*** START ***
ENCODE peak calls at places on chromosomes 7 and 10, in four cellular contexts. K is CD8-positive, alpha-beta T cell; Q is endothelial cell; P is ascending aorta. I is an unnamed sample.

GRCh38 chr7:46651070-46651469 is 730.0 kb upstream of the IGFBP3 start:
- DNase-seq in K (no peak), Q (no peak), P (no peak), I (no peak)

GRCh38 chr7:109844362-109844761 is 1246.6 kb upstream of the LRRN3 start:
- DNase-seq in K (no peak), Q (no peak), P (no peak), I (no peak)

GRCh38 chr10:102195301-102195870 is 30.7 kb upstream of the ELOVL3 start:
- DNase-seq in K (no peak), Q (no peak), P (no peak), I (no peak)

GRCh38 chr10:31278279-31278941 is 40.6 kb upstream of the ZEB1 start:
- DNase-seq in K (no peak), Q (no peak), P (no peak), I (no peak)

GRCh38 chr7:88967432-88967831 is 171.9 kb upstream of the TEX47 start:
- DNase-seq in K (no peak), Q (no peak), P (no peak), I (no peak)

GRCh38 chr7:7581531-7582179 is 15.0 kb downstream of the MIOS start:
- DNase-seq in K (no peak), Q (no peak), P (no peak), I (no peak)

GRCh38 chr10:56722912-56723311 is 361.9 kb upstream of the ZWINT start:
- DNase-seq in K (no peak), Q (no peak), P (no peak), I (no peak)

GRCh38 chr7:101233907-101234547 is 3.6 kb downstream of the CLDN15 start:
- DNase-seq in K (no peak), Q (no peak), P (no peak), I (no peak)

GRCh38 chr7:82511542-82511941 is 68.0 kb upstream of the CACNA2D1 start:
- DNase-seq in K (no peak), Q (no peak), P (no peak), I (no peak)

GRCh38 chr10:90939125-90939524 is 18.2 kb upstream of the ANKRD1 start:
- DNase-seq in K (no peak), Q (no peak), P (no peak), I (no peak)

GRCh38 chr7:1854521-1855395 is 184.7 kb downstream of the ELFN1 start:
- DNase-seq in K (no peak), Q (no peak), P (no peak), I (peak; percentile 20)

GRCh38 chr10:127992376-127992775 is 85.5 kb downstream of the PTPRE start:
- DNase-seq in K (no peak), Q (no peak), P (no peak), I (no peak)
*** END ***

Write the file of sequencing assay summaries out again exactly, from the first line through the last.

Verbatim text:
ENCODE peak calls at places on chromosomes 7 and 10, in four cellular contexts. K is CD8-positive, alpha-beta T cell; Q is endothelial cell; P is ascending aorta. I is an unnamed sample.

GRCh38 chr7:46651070-46651469 is 730.0 kb upstream of the IGFBP3 start:
- DNase-seq in K (no peak), Q (no peak), P (no peak), I (no peak)

GRCh38 chr7:109844362-109844761 is 1246.6 kb upstream of the LRRN3 start:
- DNase-seq in K (no peak), Q (no peak), P (no peak), I (no peak)

GRCh38 chr10:102195301-102195870 is 30.7 kb upstream of the ELOVL3 start:
- DNase-seq in K (no peak), Q (no peak), P (no peak), I (no peak)

GRCh38 chr10:31278279-31278941 is 40.6 kb upstream of the ZEB1 start:
- DNase-seq in K (no peak), Q (no peak), P (no peak), I (no peak)

GRCh38 chr7:88967432-88967831 is 171.9 kb upstream of the TEX47 start:
- DNase-seq in K (no peak), Q (no peak), P (no peak), I (no peak)

GRCh38 chr7:7581531-7582179 is 15.0 kb downstream of the MIOS start:
- DNase-seq in K (no peak), Q (no peak), P (no peak), I (no peak)

GRCh38 chr10:56722912-56723311 is 361.9 kb upstream of the ZWINT start:
- DNase-seq in K (no peak), Q (no peak), P (no peak), I (no peak)

GRCh38 chr7:101233907-101234547 is 3.6 kb downstream of the CLDN15 start:
- DNase-seq in K (no peak), Q (no peak), P (no peak), I (no peak)

GRCh38 chr7:82511542-82511941 is 68.0 kb upstream of the CACNA2D1 start:
- DNase-seq in K (no peak), Q (no peak), P (no peak), I (no peak)

GRCh38 chr10:90939125-90939524 is 18.2 kb upstream of the ANKRD1 start:
- DNase-seq in K (no peak), Q (no peak), P (no peak), I (no peak)

GRCh38 chr7:1854521-1855395 is 184.7 kb downstream of the ELFN1 start:
- DNase-seq in K (no peak), Q (no peak), P (no peak), I (peak; percentile 20)

GRCh38 chr10:127992376-127992775 is 85.5 kb downstream of the PTPRE start:
- DNase-seq in K (no peak), Q (no peak), P (no peak), I (no peak)